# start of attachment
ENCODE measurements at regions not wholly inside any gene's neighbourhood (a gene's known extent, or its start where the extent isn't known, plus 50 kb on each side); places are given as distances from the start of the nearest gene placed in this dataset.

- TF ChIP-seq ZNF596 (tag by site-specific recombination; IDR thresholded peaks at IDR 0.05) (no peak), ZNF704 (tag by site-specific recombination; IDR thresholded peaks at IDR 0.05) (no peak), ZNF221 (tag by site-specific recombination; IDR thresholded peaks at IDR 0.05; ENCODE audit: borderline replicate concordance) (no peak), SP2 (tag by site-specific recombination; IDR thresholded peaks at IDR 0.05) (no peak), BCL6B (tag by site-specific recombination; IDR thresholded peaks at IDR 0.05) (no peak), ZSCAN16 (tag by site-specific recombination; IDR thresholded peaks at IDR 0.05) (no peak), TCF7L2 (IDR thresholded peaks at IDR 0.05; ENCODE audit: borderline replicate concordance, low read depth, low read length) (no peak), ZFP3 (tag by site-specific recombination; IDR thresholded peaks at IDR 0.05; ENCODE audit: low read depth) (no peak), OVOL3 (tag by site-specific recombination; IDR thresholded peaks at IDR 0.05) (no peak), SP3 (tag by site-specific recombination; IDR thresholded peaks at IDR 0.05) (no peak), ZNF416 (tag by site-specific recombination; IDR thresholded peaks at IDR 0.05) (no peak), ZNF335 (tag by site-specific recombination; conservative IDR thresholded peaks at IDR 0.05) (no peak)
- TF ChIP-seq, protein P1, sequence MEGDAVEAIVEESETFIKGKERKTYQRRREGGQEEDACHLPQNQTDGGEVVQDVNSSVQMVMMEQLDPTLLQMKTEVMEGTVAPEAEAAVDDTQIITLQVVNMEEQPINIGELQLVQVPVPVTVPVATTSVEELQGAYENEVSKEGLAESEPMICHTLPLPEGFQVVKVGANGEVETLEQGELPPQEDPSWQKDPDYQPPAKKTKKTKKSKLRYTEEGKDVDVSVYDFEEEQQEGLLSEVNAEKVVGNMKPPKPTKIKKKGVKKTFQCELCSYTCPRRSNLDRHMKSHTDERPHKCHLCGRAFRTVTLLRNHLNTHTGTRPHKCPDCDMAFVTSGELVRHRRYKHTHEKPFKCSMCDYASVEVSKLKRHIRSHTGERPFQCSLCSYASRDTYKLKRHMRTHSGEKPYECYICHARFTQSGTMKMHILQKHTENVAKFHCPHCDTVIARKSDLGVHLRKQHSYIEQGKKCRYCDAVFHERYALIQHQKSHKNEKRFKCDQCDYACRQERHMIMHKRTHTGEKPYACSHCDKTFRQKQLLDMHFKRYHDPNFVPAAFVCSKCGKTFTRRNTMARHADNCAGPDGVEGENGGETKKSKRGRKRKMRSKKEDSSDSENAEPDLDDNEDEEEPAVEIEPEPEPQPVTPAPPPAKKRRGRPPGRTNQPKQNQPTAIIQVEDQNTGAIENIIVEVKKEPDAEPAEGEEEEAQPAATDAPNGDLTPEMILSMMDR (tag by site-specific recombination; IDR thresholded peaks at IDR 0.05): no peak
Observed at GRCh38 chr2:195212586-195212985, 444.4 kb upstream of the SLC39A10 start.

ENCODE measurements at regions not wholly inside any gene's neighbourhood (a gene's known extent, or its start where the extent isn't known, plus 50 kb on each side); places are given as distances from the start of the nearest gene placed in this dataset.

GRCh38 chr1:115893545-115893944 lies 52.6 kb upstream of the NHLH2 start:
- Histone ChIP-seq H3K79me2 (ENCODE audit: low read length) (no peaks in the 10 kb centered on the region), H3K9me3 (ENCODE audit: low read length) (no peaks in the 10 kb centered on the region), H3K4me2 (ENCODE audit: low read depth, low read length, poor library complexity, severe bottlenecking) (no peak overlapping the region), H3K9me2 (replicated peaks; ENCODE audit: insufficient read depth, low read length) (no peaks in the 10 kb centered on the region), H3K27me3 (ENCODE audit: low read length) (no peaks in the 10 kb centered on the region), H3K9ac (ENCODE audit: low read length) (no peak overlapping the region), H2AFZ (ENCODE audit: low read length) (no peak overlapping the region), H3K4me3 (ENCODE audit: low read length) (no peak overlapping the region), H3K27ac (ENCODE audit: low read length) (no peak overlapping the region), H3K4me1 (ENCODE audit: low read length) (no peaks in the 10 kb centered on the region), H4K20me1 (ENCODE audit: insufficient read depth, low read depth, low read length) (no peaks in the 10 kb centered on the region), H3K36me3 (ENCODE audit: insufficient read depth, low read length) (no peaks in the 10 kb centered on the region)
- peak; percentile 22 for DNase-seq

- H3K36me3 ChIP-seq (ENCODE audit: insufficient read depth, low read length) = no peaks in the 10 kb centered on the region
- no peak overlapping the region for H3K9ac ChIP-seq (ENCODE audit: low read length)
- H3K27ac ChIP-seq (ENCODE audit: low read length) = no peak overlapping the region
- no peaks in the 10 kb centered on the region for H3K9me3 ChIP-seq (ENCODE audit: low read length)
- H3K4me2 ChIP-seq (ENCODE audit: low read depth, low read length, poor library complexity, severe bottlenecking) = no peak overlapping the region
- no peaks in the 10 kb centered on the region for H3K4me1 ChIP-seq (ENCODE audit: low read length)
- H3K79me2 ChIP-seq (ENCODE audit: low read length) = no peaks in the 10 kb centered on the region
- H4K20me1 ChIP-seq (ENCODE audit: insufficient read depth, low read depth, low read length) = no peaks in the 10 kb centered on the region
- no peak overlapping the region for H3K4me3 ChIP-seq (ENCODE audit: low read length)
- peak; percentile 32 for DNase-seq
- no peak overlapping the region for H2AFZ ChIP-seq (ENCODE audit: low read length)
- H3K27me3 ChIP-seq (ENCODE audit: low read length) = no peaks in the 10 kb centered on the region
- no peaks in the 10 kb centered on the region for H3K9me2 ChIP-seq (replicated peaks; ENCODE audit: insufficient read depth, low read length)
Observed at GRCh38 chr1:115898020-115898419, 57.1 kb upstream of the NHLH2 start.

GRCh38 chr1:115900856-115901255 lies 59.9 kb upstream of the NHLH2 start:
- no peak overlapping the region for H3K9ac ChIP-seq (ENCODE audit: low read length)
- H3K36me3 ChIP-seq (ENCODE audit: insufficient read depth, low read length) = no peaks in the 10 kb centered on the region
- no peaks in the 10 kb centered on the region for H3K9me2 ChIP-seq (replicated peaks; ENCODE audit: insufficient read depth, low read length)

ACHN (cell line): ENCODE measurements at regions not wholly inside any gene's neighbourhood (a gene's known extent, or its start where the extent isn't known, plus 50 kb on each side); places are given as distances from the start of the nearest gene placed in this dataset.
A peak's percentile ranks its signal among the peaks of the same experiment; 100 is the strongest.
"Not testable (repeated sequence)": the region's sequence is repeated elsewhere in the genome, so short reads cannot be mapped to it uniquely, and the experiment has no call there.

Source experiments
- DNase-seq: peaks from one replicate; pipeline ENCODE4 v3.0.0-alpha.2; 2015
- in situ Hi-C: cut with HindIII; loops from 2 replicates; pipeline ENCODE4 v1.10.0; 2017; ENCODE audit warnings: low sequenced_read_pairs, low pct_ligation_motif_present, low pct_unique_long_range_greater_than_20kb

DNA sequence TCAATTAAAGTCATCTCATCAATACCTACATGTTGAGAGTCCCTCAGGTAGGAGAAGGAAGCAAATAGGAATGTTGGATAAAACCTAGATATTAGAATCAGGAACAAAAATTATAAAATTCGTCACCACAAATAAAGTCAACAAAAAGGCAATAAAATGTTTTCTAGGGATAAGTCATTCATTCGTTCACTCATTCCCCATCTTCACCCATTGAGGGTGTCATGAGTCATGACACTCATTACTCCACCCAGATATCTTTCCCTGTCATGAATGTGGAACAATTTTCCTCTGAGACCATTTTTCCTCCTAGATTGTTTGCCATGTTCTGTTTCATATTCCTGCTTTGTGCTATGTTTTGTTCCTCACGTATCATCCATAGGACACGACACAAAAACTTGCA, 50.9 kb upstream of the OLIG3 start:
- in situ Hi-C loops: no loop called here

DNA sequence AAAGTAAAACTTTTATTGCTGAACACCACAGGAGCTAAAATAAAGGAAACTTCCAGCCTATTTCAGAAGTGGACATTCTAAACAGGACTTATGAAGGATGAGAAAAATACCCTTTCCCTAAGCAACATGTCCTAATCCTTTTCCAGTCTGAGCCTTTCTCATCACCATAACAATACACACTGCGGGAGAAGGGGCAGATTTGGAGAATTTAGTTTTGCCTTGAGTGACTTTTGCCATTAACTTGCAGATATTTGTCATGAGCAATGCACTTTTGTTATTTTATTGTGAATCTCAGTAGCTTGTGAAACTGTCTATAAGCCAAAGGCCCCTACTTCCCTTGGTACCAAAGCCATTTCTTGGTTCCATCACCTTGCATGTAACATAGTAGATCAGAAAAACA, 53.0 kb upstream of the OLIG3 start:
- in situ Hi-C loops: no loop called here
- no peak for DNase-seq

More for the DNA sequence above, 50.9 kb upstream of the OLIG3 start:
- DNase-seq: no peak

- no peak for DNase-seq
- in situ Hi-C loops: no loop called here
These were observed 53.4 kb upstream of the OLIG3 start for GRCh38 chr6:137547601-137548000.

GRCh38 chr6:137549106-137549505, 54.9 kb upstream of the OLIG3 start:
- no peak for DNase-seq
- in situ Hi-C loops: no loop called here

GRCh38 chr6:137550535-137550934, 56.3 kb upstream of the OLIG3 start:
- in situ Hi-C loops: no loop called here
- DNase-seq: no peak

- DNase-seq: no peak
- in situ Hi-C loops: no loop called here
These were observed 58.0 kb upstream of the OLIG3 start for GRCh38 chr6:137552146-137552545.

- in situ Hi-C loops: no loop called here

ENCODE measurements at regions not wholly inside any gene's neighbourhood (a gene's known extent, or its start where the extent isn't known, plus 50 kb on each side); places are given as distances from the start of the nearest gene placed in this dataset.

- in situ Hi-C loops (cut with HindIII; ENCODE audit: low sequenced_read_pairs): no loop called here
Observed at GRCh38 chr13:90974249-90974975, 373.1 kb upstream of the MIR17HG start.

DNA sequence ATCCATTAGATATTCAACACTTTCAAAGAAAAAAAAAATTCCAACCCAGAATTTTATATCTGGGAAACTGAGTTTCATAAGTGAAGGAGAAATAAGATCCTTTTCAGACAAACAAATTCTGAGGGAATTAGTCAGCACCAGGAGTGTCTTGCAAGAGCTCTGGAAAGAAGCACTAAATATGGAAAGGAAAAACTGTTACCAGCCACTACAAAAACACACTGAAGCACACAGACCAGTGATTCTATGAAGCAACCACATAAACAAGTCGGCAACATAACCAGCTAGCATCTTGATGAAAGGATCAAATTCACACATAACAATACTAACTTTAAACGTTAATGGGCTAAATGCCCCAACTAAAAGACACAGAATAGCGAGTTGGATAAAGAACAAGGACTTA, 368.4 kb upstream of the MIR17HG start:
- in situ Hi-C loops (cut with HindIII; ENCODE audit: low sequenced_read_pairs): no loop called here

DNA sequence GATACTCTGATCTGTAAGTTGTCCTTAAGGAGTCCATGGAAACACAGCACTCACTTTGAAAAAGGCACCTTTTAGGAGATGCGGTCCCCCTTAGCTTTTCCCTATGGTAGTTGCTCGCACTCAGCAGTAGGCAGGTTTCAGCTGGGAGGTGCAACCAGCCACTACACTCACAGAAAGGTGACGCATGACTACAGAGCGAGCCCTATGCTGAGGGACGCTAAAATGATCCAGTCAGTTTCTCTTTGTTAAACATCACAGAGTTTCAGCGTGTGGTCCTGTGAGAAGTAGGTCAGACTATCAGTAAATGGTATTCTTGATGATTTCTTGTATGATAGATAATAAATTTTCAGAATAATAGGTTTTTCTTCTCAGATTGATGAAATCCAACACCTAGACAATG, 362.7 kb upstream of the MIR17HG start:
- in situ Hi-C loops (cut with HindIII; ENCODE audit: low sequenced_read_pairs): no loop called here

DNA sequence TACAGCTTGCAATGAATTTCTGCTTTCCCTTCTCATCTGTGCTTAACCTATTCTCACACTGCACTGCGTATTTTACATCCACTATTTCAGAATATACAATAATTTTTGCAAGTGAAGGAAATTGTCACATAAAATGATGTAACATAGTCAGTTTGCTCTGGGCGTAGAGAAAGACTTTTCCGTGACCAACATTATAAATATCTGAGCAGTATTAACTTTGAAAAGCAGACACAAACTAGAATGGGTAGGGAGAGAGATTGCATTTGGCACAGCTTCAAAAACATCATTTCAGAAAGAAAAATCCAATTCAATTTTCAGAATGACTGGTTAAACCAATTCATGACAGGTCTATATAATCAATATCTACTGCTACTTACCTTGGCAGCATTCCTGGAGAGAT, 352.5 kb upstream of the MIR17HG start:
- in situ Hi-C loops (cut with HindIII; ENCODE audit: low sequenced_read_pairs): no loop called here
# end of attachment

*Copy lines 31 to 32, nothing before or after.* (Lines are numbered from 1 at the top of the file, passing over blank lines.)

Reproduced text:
- DNase-seq: peaks from one replicate; pipeline ENCODE4 v3.0.0-alpha.2; 2015
- in situ Hi-C: cut with HindIII; loops from 2 replicates; pipeline ENCODE4 v1.10.0; 2017; ENCODE audit warnings: low sequenced_read_pairs, low pct_ligation_motif_present, low pct_unique_long_range_greater_than_20kb